In this space, visitors are invited to post any comments, questions, or skeptical observations about Philo T. Farnsworth's contributions to the field of Nuclear Fusion research.
Subject: Re: Fusor Neutron Source for a SNUB?
Date: Dec 04, 3:08 pm
Poster: Tom Billings
On Dec 04, 3:08 pm, Tom Billings wrote:
>>Can anyone here calculate just how close we'd have to come to pure Fusor breakeven to be able to use the Fusor as a SNUB neutron source to produce net power out of the system? At the moment, I'd put it at within 3-4 times of breakeven, using D-T fuel, assuming a 33 percent conversion into electricity. Am I being too simplistic and conservative in this calculation? Can we do this easier than I've seen with these simple numbers?
>>Oregon L5 Society
>I cannot do the computations, but the idea sounds doable.
Thanks, for the check this far. Do you have suggestions about who might be able to run through the numbers using some good loss estimates?
>The problem we would run into is that we are back working with radioactive materials and creating all sorts of nuclides due to fission. It is not just the criticality that people dislike about the fission process, but the long term radiation from >the nuclear ashes. (waste disposal)
An interesting point about the acellerator neutron sources was that they, supposedly, had the excess neutrons available (10^16+) to transmute the wastes, through a descending order of elements, to stable isotopes, in 99 percent of these materials. Their proponents even expect to get _some_ amount of net fission energy from these trasmutations! I don't know if a Fusor neutron source would have the neutrons o spare for this.
No, I don't expect the Deep eeK objections to vanish because of that, but they will object, no matter how "clean" the power source.
>The pure fusion reaction is not totally free from this either, but much more so than the fission or hybrid fission/fusion reactions.
Excepting, of course, the p-Boron 11 reaction. Has any one actually made this one go at all in a Fusor yet?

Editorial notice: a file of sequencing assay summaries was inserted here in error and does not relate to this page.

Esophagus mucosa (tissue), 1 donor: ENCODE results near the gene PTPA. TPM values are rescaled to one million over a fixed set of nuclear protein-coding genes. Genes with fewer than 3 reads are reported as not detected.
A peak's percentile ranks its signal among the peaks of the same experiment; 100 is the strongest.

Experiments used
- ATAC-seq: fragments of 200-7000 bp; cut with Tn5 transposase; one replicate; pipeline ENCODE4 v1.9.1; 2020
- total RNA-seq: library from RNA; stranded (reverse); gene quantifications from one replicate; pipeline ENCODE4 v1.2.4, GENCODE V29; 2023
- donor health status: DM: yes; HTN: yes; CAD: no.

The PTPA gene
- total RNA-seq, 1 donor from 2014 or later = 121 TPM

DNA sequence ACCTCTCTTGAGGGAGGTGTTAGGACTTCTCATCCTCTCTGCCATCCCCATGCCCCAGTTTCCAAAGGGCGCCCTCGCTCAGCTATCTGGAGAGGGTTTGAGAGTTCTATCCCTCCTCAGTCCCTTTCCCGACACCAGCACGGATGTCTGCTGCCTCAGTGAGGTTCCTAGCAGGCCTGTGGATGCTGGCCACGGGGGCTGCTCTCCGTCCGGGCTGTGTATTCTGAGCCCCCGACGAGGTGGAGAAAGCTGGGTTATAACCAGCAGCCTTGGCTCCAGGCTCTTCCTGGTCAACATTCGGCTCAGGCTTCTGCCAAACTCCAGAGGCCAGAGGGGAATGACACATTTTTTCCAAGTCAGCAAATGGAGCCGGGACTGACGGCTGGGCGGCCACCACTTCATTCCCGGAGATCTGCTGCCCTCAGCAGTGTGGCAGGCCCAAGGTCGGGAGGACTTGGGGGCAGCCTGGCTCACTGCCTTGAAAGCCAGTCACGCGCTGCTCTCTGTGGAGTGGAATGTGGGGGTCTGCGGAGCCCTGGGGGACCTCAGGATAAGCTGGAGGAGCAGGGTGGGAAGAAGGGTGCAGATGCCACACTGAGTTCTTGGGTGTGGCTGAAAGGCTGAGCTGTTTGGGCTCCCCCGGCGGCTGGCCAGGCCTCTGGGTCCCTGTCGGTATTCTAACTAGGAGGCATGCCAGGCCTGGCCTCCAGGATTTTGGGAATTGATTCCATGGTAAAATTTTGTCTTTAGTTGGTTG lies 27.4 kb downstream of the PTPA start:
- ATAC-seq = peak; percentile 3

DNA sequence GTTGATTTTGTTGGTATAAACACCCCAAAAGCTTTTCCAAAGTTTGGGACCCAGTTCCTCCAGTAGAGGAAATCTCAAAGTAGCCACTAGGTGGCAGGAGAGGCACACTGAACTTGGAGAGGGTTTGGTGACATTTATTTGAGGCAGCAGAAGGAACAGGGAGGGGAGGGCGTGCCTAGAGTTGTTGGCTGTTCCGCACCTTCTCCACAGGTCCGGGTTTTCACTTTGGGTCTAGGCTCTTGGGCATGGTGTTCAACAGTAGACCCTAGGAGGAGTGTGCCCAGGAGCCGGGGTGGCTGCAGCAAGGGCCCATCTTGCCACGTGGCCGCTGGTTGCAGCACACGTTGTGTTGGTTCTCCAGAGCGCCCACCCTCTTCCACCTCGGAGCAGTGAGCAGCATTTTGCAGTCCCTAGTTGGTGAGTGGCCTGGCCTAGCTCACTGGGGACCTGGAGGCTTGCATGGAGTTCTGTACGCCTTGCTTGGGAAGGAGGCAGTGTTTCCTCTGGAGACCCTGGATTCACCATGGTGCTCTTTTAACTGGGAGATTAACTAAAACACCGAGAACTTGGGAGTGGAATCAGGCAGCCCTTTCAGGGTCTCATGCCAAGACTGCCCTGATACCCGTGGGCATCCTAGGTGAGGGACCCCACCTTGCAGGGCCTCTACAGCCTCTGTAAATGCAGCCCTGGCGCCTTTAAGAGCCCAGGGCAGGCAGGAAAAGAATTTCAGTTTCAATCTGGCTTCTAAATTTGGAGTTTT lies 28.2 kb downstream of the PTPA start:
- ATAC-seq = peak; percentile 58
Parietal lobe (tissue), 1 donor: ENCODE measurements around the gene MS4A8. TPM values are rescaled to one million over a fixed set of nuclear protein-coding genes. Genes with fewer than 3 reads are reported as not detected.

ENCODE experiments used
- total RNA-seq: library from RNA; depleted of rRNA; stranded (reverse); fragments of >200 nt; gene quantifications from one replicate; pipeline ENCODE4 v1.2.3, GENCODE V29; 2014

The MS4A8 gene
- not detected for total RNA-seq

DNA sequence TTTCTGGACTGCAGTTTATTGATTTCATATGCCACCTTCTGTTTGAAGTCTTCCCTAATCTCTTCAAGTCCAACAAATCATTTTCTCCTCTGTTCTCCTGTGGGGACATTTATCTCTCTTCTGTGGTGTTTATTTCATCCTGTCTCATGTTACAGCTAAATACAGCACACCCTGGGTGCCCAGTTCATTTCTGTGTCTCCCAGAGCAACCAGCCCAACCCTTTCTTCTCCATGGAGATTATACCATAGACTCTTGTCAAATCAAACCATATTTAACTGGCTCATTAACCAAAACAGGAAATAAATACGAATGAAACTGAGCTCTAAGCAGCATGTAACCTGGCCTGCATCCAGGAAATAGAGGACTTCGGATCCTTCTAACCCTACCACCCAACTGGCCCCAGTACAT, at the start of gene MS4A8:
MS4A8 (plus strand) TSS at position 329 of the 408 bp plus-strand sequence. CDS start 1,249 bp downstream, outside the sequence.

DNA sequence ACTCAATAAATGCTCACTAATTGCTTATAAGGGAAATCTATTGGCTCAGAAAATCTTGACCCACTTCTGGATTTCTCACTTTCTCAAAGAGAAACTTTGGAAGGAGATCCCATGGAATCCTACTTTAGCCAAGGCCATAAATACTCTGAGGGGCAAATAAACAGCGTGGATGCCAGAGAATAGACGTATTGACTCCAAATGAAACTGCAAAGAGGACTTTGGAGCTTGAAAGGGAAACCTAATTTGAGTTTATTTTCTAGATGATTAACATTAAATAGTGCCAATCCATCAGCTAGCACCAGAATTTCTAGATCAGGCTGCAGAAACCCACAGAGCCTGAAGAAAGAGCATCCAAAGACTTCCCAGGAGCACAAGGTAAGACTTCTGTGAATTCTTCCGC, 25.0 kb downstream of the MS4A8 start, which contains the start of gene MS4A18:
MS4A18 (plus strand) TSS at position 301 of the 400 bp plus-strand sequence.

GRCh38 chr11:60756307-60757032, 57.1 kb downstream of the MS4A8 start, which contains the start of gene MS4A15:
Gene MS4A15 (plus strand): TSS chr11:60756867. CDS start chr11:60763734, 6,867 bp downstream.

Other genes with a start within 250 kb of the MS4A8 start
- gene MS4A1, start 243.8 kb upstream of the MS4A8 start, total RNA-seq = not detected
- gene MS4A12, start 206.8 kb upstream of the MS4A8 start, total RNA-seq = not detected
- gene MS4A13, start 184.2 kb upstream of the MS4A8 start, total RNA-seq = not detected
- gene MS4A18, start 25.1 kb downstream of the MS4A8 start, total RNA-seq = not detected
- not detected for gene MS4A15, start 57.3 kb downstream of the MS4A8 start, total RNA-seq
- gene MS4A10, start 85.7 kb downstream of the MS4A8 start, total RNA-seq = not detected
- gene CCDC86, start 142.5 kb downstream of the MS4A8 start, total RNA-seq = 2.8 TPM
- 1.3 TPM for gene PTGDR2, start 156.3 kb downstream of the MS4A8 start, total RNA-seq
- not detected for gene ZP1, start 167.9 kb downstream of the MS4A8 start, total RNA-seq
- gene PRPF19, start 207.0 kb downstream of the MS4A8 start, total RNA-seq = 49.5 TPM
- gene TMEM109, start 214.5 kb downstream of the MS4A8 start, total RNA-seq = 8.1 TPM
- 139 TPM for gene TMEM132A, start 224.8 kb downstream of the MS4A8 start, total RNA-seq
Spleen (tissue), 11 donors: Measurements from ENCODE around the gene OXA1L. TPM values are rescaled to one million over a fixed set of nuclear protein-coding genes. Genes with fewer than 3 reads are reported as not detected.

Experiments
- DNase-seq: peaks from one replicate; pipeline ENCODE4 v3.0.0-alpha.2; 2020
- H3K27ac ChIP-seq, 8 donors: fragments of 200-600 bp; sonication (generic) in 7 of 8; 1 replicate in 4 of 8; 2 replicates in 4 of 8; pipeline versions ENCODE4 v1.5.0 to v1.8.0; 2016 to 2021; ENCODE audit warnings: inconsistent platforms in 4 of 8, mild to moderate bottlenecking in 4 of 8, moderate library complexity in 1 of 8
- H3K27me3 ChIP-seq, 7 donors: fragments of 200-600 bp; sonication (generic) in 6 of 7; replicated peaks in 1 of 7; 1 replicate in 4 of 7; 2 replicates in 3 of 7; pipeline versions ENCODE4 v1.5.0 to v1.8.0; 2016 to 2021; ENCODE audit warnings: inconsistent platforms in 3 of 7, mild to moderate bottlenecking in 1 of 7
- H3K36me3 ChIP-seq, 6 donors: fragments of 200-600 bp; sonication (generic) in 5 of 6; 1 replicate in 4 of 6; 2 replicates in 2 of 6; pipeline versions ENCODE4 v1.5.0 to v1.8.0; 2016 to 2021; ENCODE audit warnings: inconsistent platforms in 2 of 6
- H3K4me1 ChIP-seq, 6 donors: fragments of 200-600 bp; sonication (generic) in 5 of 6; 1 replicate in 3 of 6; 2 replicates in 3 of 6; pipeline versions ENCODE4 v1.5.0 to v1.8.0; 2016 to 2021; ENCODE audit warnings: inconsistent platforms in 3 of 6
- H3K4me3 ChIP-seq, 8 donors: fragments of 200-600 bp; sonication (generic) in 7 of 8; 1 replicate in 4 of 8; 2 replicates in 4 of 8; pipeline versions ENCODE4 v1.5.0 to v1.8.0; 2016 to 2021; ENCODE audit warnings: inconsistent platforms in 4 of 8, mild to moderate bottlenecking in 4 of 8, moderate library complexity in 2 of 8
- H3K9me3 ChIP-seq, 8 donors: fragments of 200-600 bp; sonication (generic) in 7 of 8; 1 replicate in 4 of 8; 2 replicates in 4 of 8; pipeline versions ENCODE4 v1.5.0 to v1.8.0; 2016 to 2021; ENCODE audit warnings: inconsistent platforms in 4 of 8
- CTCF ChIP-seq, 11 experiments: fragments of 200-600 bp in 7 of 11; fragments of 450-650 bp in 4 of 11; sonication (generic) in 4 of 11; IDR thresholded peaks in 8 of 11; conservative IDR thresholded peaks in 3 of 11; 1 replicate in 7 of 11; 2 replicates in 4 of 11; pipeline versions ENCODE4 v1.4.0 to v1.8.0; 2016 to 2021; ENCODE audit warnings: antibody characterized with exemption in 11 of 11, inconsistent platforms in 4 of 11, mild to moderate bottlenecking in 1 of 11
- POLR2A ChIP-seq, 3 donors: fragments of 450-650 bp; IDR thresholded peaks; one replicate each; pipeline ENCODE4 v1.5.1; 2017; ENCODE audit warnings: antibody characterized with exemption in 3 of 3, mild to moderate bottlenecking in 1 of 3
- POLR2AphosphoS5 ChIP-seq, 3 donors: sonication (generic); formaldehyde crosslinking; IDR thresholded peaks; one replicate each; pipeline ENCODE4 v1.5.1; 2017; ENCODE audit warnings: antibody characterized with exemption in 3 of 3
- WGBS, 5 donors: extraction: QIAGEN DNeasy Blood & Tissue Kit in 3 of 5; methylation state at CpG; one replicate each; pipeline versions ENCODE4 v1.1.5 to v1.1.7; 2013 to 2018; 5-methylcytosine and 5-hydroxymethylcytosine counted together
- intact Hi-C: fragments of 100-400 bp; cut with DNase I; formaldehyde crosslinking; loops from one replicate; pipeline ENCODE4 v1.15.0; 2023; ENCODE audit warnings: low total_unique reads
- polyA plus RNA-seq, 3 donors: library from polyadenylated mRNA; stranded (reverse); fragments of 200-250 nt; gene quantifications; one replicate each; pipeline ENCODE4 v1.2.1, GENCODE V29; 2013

>I personally love standard fission for electrical energy, as I have posted before. It is a good reliable source of cheap power with a viable infrastructure in place NOW! Fission power can be used while real solid alternatives are looked for. It would give us time to look for the ultimate power source which would be non-polluting, safe and compact, rather than leap on a thousand little >inefficient stop gap alternatives.
Precisely! In addition, it would provide a market beyond neutron activation analysis in the numbers of neutrons required, with incentive for even small steps of increasing the neutron production, through steps towards breakeven. It might also allow nuclear power to be applied in smaller mobile power situations, and lend itself to mass production.
>There is a lot of nascent power in all that bomb grade material we are taking out of those arms-control aggreement bomb and missile dismantlings! Rather than store the stuff and let it naturally decay over the next few millinea, we might take some of that power to heat homes. We have already paid for the energy in tax dollars which made the >bombs.
Better yet! It allows power extraction from the _much_ larger amount of Natural Uranium.
>Fusion is, ideally, looking for "direct conversion" processes which look extremely attractive as opposed to boiling water with its associated losses. Any neutronic process is going to have to boil water. (as in the case of fission, or hybrids where extremely fast neutrons are the >goal.
Certainly, it will hove to run a conventional Carnot Cycle of some kind. I would favor a Helium cooled device, with a gas turbine for conversion.
>The simple fusor, is ever made self sustaining would be a water boiler.
>The P-B11 reaction is the ideal direct conversion method, but how to do it is the catch. The reaction produces high energy alpha particles in quantity which could be slowed in a series of grid systems and the electricity tapped off directly with out getting all steamed up!
I'd love It!
>Regardless, we amateur fusor builders are out of that league anyhow.
Like I asked above, has anyone ever fused the p-Boron 11 combination in a Fusor device?
Oregon L5 Society